Red Sox: Dealin’ Dave mistaken in Anderson Espinoza trade

Mar 8, 2016; Sarasota, FL, USA; Boston Red Sox president of baseball operations Dave Dombrowski prior to the game against the Baltimore Orioles at Ed Smith Stadium. Mandatory Credit: Kim Klement-USA TODAY Sports
Mar 8, 2016; Sarasota, FL, USA; Boston Red Sox president of baseball operations Dave Dombrowski prior to the game against the Baltimore Orioles at Ed Smith Stadium. Mandatory Credit: Kim Klement-USA TODAY Sports /

Red Sox Dealin’ Dave picked up the phone. And now, Anderson Espinoza is gone.

Every trade has a different outcome for every team involved. Sometimes it takes years to know exactly what kind of players were exchanged, and what team ‘won’ the deal.

Yesterday, the Boston Red Sox brought in 27-year-old Drew Pomeranz, the blue-chip lefty whom the Padres were looking to cash in on. In exchange, Boston sent Baseball America’s 15th ranked prospect, Anderson Espinoza, to San Diego. The 18-year-old is still in Low-A ball, but was flat-out dominant last year and has had flashes of brilliance this season, especially for his young age.

Espinoza has all the stuff that makes scouts drool, and that often amounts for great professional success. He has a fastball that lives in the mid-to-high nineties, and is well on his way to possessing two plus pitches – his curveball and changeup, according to That, coupled with his pin-point command, makes him an incredibly rare and valuable teenager. One whom the Red Sox should have kept in their future plans.

More from Red Sox News

Just a few days ago, I wrote how Dave Dombrowski needs to “resist the urge” to deal away the Red Sox top prospects. And here we sit today, with the Red Sox top pitching prospect (and arguably only real pitching prospect) soon headed in the sky to the sunny West Coast. I guess he didn’t get the memo.

It’s complicated by the fact the Red Sox are in prime position, for really, the next decade. Sure, the retirement of David Ortiz will hurt next season, but Boston is loaded with talented youth especially in the hitting department. The oldest of this talented bunch, Jackie Bradley Jr., just turned 26 a few months ago. While, Xander Bogaerts and Mookie Betts are both 23, and Andrew Benintendi and Yoan Moncada are 21 and 22 respectively. This is the group (and you can add in Rafael Devers , Sam Travis, and maybe even Blake Swihart) that will carry Boston’s future over the next decade, and whom the Sox need to both build around and supplement with good young pitching.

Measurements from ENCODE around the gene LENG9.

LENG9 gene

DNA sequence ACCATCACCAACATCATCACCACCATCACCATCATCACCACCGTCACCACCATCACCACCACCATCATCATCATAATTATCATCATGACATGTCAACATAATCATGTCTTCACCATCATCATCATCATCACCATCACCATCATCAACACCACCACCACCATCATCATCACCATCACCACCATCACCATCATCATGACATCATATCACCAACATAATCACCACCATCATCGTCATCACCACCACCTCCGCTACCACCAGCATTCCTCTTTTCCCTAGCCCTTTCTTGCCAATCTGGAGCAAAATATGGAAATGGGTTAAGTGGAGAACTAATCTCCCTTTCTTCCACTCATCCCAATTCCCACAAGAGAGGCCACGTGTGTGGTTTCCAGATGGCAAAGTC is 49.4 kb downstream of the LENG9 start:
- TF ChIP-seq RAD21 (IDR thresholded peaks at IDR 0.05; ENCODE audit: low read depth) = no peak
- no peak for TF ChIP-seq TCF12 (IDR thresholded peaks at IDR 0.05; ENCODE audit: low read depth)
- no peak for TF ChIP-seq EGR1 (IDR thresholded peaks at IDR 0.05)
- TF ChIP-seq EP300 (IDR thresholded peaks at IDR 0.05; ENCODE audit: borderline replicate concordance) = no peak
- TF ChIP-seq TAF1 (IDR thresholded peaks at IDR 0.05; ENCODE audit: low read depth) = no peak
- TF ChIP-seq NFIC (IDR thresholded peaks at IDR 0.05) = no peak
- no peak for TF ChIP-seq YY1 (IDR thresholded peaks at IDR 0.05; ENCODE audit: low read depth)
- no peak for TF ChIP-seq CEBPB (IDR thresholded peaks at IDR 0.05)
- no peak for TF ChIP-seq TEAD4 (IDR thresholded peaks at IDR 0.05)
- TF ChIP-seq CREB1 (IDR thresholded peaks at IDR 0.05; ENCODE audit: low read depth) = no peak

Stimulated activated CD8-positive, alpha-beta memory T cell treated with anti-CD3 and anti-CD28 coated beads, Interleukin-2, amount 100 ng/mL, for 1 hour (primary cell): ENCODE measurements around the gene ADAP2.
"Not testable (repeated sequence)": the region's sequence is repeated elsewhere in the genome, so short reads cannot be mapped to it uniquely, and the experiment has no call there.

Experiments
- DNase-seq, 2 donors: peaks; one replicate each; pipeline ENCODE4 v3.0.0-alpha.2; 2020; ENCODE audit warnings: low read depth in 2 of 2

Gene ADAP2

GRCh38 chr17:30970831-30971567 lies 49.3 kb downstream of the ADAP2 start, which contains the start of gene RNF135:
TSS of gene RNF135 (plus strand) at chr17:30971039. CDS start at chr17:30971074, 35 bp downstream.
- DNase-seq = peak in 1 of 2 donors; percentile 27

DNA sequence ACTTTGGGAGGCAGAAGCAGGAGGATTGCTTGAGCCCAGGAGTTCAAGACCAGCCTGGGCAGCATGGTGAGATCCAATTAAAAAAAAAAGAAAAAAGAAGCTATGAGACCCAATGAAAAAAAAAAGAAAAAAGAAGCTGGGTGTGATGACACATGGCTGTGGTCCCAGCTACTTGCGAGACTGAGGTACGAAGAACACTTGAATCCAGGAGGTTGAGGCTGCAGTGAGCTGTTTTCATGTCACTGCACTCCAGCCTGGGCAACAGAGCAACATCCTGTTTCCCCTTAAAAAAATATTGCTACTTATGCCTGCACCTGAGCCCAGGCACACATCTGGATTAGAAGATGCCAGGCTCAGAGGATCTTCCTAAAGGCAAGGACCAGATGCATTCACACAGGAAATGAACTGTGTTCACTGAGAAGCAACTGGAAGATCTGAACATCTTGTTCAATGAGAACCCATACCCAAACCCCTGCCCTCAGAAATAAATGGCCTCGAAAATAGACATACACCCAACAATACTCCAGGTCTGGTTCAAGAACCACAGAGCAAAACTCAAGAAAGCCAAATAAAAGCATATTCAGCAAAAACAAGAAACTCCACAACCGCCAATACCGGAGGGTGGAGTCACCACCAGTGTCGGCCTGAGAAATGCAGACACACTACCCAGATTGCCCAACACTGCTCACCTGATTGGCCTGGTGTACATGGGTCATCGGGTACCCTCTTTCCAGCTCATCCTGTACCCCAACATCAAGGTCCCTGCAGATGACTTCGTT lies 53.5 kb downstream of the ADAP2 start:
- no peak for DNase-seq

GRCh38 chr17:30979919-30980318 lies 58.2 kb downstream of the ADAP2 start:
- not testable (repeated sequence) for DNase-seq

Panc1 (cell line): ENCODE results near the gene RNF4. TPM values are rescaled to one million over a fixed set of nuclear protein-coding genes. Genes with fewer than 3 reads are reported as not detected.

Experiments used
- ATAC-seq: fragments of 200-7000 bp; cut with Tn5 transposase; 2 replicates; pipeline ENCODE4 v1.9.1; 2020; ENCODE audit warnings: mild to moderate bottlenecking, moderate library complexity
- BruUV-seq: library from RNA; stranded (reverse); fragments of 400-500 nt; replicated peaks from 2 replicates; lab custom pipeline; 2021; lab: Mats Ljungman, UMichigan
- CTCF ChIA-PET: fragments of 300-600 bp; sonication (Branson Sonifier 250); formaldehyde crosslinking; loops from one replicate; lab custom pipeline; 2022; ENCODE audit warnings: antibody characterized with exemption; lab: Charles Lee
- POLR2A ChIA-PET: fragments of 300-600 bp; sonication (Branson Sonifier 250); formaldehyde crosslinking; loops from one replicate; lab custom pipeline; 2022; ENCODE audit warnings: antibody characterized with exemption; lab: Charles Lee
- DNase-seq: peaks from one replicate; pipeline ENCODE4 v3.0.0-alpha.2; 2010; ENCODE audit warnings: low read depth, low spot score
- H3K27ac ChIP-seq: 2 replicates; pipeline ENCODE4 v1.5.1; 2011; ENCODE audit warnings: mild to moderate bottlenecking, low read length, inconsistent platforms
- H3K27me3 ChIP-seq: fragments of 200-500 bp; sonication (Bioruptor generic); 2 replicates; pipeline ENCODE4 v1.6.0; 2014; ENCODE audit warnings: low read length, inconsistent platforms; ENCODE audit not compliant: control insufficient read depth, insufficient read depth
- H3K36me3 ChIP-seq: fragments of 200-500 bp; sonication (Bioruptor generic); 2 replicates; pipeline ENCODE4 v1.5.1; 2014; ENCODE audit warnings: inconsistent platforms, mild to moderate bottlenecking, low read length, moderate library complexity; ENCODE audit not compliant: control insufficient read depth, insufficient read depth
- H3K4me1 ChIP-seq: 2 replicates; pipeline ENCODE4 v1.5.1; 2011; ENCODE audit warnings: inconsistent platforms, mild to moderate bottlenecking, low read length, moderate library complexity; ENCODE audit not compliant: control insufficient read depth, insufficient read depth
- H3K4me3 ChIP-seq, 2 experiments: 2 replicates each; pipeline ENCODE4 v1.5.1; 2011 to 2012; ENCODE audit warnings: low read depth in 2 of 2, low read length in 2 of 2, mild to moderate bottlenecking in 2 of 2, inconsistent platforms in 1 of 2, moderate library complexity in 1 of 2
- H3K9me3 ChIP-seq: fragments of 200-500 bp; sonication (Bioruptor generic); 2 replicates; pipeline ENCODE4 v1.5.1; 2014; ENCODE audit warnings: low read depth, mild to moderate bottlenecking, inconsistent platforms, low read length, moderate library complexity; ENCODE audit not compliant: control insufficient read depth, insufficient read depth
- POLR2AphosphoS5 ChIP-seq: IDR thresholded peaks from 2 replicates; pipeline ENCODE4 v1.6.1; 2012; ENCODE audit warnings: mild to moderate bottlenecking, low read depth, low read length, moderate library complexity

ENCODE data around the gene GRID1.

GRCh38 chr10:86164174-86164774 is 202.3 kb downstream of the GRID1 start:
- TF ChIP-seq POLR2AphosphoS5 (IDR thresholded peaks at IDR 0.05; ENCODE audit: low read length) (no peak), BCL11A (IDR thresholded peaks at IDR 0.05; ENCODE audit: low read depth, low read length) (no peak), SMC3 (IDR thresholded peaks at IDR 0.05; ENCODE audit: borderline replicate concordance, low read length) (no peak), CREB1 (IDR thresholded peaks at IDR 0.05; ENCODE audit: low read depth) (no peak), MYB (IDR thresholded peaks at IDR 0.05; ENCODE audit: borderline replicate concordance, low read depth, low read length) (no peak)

And here’s where yesterday’s deal comes into play. Now, Drew Pomeranz is not “old” by any means, as at 27 he has just entered his prime. But, for the Red Sox to deal away their top pitching prospect in Espinoza, shows both a lack of commitment to the future Red Sox flag bearers, and an over-commitment to this years Ortiz farewell tour.

More from BoSox Injection

That’s not to say the Red Sox and Domrowski, shouldn’t have looked to improve their rotation, but they should have done so without giving up one of the “Untouchable Four”. That’s what I liked to call Benintendi, Moncada, Devers, and Espinoza. Just about any trade not involving Jose Fernandez, Giancarlo Stanton, or Mike Trout, I felt Boston should have steered far from involving any of those prospects. They’re just too talented and all had a place in the already forming super-team in Boston.

Not to mention, with the signing of this years first-rounder Jason Groome, they had the of opportunity of having one of baseball’s best 1-2 pitching punches just around the corner.

Futhermore, there were other starters who were available. The Red Sox could have targeted any of the likes of Rich Hill, Ervin Santana, or even the now Dodger Bud Norris, and gotten the fix they needed. Sure, they aren’t as skilled as Pomeranz and the Sox would have had to give up some pieces, but they could have played the perfect bridge to Boston’s up-and-coming youth. And, most of all, they could have held onto all of their Untouchable Four.

Next: Red Sox David Ortiz Popping Out 'Papi' Ideas With ESPN

What should excite Red Sox fans the most is their immanent future. And now that Groome did in fact drop his price – all the way to a very reasonable $3.65 million – that future just keeps getting brighter.

A potential 2020 rotation, headlined by the organic duo of Groome and Espinoza, is no longer a reality. And, when that decision comes back to haunt them, the only blame the Sox can place is on themselves. Dealin’ Dave yet again had an itchy trigger finger, and shot down are the ideas this team isn’t willing to sacrifice its most prized possessions.